What would you usually do after an interview? Just wait a few days and then ring up the interviewer for an update?
According to monster.com, writing a thank you note after an interview could help you seal the deal of a job! It’s not only a polite and nice gesture, it’s a good opportunity to remind your interviewer of who you are, and allow you to connect once again on a nice note.
Sending a thank you note can be a deal maker/breaker
There’s a recent debate on how essential this old tradition of sending a thank you note is. While not all HR managers make the thank-you note a criteria to advance a candidate, survey has shown majority of interviewers find it helpful. According to a survey by Accountemps. 80% of hiring managers find such messages helpful when reviewing candidates.
Yet, only 1 out of 4 interviewers reported that they receive thank you notes from their candidates. Considering how many people forget to do this, it’s an easy to earn brownie point.
Why does it matter?
Critics had argued that this should not be the deal breaker, since one’s suitability and capability matters more. Opinion asides, statistics had definitely showed that the preference of a note prevails.
Sending a post thank you note signals an applicant’s sincerity and keen interest in the job. Vice versa, if someone does not send a card, it signals that he or she probably doesn’t want the job, and that the candidate might actually reject an offer.
Not matter which side of the fence you are on, sending a thank you note while others don’t, definitely puts you ahead of the game.
Write the perfect post interview Thank You Note
So, how do you write the perfect post interview thank you note?
Forbes.com recommends both a short post-interview thank you note in a hand written card, and a lengthier email as second follow-up.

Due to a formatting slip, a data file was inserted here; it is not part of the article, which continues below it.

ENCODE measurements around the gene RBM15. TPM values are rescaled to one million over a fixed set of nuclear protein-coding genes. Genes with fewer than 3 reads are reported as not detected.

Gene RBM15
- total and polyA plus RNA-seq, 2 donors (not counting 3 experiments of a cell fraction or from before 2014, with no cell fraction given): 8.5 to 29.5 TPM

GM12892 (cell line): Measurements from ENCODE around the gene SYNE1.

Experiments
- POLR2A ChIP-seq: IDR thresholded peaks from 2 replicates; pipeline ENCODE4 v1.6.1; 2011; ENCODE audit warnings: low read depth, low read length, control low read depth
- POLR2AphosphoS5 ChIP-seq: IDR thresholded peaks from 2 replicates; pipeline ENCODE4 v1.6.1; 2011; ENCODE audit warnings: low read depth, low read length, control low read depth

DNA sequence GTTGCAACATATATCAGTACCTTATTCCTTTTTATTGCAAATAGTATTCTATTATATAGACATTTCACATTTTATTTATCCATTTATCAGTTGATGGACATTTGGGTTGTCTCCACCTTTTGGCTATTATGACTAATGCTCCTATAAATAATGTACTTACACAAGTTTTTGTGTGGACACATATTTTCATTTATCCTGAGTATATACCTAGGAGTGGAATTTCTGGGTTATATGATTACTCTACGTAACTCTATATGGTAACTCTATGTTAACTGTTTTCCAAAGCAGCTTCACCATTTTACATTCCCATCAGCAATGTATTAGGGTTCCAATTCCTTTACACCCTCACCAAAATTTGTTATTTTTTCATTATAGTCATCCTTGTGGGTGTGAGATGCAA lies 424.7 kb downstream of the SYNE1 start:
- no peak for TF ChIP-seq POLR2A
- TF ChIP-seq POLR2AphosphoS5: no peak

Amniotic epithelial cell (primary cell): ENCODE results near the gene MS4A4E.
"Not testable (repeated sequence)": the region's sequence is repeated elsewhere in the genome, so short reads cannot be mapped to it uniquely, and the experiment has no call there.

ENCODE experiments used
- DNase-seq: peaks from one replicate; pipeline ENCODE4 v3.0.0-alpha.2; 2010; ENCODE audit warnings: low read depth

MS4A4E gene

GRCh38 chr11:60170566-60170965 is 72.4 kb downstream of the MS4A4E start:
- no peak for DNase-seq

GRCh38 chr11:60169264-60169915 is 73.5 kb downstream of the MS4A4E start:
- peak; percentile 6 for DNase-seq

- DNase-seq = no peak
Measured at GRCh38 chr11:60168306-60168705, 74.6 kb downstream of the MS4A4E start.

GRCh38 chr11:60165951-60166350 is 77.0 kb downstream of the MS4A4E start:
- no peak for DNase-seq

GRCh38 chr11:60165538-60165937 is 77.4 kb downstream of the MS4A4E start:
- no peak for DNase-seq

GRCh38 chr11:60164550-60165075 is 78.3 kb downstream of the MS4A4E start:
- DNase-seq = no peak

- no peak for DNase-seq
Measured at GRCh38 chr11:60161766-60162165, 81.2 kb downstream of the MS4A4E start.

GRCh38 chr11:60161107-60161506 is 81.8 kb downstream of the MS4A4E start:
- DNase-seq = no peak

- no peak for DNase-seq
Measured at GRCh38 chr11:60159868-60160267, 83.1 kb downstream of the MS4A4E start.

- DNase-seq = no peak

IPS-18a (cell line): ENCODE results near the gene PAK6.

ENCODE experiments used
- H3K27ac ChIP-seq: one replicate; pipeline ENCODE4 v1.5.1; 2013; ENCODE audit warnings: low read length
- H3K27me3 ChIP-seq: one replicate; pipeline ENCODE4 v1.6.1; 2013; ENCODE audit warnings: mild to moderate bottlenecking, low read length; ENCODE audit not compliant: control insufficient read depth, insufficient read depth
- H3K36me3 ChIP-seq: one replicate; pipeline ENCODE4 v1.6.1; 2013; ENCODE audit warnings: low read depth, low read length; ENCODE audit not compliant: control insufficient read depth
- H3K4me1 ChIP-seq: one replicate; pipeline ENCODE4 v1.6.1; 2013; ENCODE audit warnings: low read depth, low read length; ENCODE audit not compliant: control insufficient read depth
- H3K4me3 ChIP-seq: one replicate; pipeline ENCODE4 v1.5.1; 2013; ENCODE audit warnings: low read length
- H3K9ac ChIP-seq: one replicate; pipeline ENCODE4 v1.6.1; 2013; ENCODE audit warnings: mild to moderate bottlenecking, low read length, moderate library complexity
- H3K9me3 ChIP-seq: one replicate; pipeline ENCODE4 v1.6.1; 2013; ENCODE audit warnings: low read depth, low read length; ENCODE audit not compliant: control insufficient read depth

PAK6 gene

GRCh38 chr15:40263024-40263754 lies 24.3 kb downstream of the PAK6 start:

It is definitely a nice gesture to receive a handwritten card from someone you just interviewed. Where the email will come across as an aggressive self pitch, a handwritten card will come across as a more sincere thank you for one’s time.
You can easily order a pack of thank you cards from Amazon. As the card is small, all you need is a short paragraph thanking the interviewer’s for the opportunity, his or her time and precious sharing during the discussion. You could also share your own excitement about the opportunity.
Benefits of sending a physical thank you card
Sending a thank you card is great for a few reasons:
- You are reminding your interviewer of who you are, and of the interview that took place. This is better than a cold call days later asking for the outcome of an interview that she might not have even remembered.
- The card is short and simple, a passive aggressive way of keeping yourself in view for the position without being pushy.
- A handwritten letter adds a personal touch (and personality) to your interaction.
- You are reinforcing your own personal brand – as a sincere, polite candidate who knows how to interact well with people in social and business contexts.
- In a market where only 24% of candidates do this, you will easily stand out.
- Finally, sending in a quick thank you note will buy you a longer time to reflect on the followup email, and allow yourself the space to process your own thoughts regarding the job opportunity.
If there are multiple interviewers, do note to take down everyone’s names and designations, so that you can send a card to each interviewers post the interview.
After the card, follow up with email
After you are clear about how much you do want the job, work on the email. Take the chance to do a final sales pitch of yourself, and to reiterate your strength and suitability for the job as discussed during the interview. However, observe these dos and don’ts of a thank you email.
There are many examples of post interview thank you emails, but in short, you want to achieve the following with your email:
- You want to continue the conversation by recapping the discussion in concise point form, and to check for understanding. You can write this in point form.
- You want to demonstrate that you are not just eager to tell them who you are, BUT you listen, and you understand job and challenge at hand. That it’s about THE COMPANY, not you.
- You want to reinforce your strength and give them reasons why they should hire you for the job. You can also share with her of a personal anecdote or experience (e.g. problem solving) to demonstrate resolve and the positive trait.
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